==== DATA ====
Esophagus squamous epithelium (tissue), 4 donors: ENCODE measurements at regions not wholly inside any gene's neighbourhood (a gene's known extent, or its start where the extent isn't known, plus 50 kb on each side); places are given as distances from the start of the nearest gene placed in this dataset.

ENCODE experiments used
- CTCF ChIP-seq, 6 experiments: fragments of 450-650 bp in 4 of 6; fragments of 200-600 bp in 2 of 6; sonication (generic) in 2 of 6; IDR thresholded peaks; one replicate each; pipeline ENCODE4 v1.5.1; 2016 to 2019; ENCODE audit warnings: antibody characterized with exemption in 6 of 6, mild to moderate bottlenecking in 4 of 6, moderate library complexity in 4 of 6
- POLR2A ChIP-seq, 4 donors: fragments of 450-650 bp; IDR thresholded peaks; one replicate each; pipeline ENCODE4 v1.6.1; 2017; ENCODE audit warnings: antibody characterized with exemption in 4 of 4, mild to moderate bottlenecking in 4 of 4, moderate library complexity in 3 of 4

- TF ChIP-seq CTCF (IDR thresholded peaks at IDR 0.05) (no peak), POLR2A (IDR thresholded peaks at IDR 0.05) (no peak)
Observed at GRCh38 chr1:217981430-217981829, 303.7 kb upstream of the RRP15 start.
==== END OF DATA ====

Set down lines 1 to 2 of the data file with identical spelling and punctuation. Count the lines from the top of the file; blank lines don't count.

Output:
Esophagus squamous epithelium (tissue), 4 donors: ENCODE measurements at regions not wholly inside any gene's neighbourhood (a gene's known extent, or its start where the extent isn't known, plus 50 kb on each side); places are given as distances from the start of the nearest gene placed in this dataset.

ENCODE experiments used